Poll finds fewer Americans are concerned about climate change

Even though humans are experiencing the hottest months in recorded human history, and scientists warn our species is living on “borrowed time,” a recent poll found a notable dip in the number of people who view climate change as an urgent issue. 

In the latest poll by Monmouth University, less than half (46%) of the American public perceives global heating as being a very serious problem. While this is still higher than the figure from nine years ago (41% in 2015), it is also lower than more recent polling, which had the figure at over half (54% in 2018 and 56% in 2021). Concern about the urgency of addressing climate change — characterizing it as “very serious” — has dropped among all political groups: Democrats (85% to 77% since 2021), Republicans (21% to 13% since 2021) and independents (56% to 43% since 2021). Voters today by far are more worried about issues like inflation, immigration and reproductive rights.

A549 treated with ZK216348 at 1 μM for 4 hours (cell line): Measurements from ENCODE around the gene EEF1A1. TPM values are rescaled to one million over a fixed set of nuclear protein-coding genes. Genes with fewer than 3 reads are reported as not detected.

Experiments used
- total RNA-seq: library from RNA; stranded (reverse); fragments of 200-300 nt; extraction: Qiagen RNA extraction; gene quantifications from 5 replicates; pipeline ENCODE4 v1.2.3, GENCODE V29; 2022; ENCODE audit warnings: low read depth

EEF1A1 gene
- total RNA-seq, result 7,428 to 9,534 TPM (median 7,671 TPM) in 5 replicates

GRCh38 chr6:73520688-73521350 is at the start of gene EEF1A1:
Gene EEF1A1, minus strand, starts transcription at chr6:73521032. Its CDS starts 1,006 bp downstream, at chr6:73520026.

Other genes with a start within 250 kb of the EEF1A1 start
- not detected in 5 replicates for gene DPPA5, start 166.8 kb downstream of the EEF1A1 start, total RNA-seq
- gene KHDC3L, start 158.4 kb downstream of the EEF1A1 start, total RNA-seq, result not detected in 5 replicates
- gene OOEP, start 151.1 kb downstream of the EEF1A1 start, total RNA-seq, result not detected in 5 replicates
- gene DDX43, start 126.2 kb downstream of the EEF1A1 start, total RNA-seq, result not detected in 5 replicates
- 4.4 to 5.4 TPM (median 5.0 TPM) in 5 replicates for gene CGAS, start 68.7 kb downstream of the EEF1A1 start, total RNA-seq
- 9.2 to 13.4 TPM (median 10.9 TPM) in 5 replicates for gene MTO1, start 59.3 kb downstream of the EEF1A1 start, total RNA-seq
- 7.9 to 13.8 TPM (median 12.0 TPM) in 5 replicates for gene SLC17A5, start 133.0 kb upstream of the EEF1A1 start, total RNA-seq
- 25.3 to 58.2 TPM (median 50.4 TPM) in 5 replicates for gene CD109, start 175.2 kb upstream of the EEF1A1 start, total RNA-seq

Americans still overwhelmingly acknowledge that climate change is happening and is caused by our burning of fossil fuels, with nearly three out of four (73%) acknowledging that the world’s climate is changing in ways that cause more extreme weather and sea level rise. That figure is within the same range as numbers taken in 2015 (70%), 2018 (78%) and 2021 (76%). By contrast, a 2021 study in the journal Environmental Research Letters found that more than 99% of scientists acknowledge climate change as both real and man-made.

One reason for the lack of public sense of urgency about climate change is the widespread dissemination of misinformation — which includes both science denialism and downplaying the seriousness of the ongoing problem — on social media.

“We see that on social media, where for a number of years we’ve seen bot armies used to pollute the social media discourse on climate change and environmental sustainability,” University of Pennsylvania climate scientist Dr. Michael E. Mann told Salon last month.

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